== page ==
The woman, who claimed she had no memory of the event, received strong support from feminist activists on campus and was vilified as a liar on men’s rights websites.
Ultimately, the grand jury cleared the man, concluding that while parties were drunk, the woman was not incapacitated—she walked away unassisted and bought a burrito moments after the encounter—and was a willing participant.
More than 40 percent of the reports evaluated in Lisak’s study (excluding the ones for which there was not enough information to classify them) did result in disciplinary or criminal charges. Lisak told me that the vast majority of these complaints did not proceed due to insufficient evidence, often because the complainant had stopped cooperating with investigators.
A similar pattern can be found in a recent study often cited as evidence of the rarity of false accusations: a 2010 paper by psychologist David Lisak, which examined all 136 sexual assault reports made on a northeastern university campus over a 10-year period.
For 19 of these cases, the files did not contain enough information to evaluate the outcome.
five years ago, official data on what law enforcement terms “unfounded” rape reports (that is, ones in which the police determine that no crime occurred) yield conflicting numbers, depending on local policies and procedures—averaging 8 percent to 10 percent of all reported rapes.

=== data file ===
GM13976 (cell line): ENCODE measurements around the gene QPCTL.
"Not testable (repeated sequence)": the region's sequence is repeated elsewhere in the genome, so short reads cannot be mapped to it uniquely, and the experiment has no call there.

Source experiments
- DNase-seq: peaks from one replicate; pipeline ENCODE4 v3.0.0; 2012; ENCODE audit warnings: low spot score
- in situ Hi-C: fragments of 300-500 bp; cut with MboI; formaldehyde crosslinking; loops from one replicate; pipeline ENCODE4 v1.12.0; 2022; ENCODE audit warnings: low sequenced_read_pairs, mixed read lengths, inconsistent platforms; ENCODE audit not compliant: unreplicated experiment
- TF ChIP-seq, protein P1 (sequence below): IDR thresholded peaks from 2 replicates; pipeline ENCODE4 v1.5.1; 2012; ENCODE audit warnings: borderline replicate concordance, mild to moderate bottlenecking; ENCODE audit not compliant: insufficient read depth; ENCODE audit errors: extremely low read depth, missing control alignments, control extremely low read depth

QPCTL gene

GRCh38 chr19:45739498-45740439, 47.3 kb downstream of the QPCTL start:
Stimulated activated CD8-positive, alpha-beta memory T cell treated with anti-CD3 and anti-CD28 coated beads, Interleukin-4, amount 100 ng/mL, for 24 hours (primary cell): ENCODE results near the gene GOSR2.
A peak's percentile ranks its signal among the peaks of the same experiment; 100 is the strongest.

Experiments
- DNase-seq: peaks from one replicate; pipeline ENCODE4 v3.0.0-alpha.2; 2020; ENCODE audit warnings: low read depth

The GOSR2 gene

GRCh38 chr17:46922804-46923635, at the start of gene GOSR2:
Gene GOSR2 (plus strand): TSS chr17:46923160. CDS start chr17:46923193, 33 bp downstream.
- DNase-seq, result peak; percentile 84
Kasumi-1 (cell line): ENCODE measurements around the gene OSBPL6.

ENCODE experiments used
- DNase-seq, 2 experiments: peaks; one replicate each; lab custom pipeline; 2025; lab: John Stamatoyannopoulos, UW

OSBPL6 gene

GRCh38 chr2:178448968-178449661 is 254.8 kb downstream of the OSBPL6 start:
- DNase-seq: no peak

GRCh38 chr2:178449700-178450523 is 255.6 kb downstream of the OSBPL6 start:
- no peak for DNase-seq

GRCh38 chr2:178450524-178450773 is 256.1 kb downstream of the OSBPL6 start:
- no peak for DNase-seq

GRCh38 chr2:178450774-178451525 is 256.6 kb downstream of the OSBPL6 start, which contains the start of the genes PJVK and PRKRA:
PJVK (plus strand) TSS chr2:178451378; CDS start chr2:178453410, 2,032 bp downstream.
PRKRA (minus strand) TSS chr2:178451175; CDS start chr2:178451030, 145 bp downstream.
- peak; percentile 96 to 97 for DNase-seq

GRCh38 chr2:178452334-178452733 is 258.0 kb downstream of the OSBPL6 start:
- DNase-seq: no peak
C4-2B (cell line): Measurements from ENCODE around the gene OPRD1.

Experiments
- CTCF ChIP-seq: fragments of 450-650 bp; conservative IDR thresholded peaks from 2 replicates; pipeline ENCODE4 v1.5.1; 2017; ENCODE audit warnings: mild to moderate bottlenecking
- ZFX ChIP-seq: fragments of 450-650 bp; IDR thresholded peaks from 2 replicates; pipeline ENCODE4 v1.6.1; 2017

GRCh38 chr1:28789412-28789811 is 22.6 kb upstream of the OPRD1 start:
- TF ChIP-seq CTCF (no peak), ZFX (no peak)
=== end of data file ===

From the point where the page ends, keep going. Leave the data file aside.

Yet the truth is even knottier than these statistics suggest. ” depends largely on how false allegations are defined.
However, in challenging what author and law professor Susan Estrich has called “the myth of the lying woman,” feminists have been creating their own counter-myth: that of the woman who never lies.
More than a quarter-century ago, feminist legal theorist Catharine Mac Kinnon wrote that “feminism is built on believing women’s accounts of sexual use and abuse by men”; today, Jessica Valenti urges us to “believe victims en masse,” because only then will we recognize the true prevalence of sexual assault.
By 2013, an effort to provide better training and encourage full investigation of all complaints reduced that rate to less than 2 percent.
On the other hand, “unfounded” statistics do not capture all false allegations—only cases rejected at the earliest stage (correctly or not) because of what investigators believe to be strong proof that no crime was committed.
Even assuming the female student genuinely believed that what happened was rape, it was still, as the investigation concluded, a wrongful accusation—but one that won’t be recorded as an “unfounded rape report” by the FBI.